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UANI in the News

Jun 30 2015
Radio Free Europe/Radio Liberty
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"A spot aired on national television by United Against Nuclear Iran (UANI) -- a nonprofit, nonpartisan group whose founders include former U.S. ambassadors and a former CIA director -- claims that concessions made by the United States in the negotiations go 'too far' and that 'America can't risk more concessions.' UANI announced last week the launch of 'a multimillion-dollar television, print, radio, digital, and grassroots campaign' that pushes Washington to take a harder line on key elements of the deal, including the inspections of nuclear sites, which have been publicly ruled out by Iranian leaders. The group said the campaign, which started on June 23, will continue throughout the negotiation process, including the time allotted to the U.S. Congress to weigh in on any final nuclear accord. Mark Wallace, UANI's CEO, who served as U.S. ambassador to the United Nations under former President George W. Bush, says Washington already made too many concessions to Iran under the so-called framework agreement reached in Geneva in April. He tells RFE/RL that 'further concessions' to Iran on critical issues regarding its nuclear program could lead to a 'catastrophically bad agreement.' 'We're trying to elevate the discourse to a level that is deserved for a foreign policy issue of such great consequences,' Wallace said. Wallace says his group is concerned that the tentative nuclear agreement will leave Iran's nuclear infrastructure intact and it would also allow the country to engage in research on advanced centrifuges."

Jun 25 2015
Agence France-Presse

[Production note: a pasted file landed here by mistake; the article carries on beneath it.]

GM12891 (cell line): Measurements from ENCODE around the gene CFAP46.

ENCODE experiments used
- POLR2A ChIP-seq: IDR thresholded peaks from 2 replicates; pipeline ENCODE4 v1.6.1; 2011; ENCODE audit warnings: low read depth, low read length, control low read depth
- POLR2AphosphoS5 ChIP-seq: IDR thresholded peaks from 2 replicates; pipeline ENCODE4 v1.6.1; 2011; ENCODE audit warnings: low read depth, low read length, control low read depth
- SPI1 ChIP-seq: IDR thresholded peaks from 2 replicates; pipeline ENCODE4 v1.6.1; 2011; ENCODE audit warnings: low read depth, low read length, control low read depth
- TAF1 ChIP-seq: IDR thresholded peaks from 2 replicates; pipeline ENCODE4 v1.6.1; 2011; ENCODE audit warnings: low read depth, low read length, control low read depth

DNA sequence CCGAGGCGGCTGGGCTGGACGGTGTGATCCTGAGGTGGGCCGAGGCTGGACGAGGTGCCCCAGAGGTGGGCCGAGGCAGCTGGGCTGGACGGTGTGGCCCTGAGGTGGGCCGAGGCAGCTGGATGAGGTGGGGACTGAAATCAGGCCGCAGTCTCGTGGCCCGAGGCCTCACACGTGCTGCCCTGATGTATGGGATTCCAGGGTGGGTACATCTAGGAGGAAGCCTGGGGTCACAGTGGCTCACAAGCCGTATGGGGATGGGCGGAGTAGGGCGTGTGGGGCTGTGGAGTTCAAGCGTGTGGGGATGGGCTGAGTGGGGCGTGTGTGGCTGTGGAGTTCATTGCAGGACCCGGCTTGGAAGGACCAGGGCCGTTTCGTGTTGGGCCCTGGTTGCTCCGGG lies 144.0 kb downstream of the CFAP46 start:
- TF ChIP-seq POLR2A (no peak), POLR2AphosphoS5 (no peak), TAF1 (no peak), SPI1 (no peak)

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"Down-to-the-wire talks in Vienna this week will decide whether the United States can reach a landmark nuclear deal with Iran, but a fierce lobbying battle in Washington may decide if it survives. For the last two years, those for and against an agreement to curb Iran's nuclear program have traded newspaper opinion pieces, rolled out dueling advocacy campaigns and lobbied 'influencers' on the think tank circuit. But, days before the June 30 negotiating deadline, the White House's political allies and its foes are significantly dialing up efforts to sell or sink the deal. United Against Nuclear Iran -- led by former president George W. Bush's ambassador to the United Nations, Mark Wallace -- announced Tuesday it will plough vast resources into influencing the debate. 'We announced a national advocacy campaign with national television ads, print, multi-tiered social media and digital,' Wallace told AFP. 'We have a multi-million-dollar budget and we are in it for the long haul. Money continues to pour in.' ... Gary Samore, who for four years was Obama's principal advisor on arms control, believes the United States and its five negotiating allies should insist on tougher terms. He has joined United Against Nuclear Iran in demanding unbridled international access to military facilities, interviews with Iranian nuclear scientists and other concessions that Tehran is highly unlikely to accept. 'I think P5+1 should insist that Iran meet our demands on the remaining issues to ensure an acceptable deal,' he told AFP."

Jun 25 2015
Reuters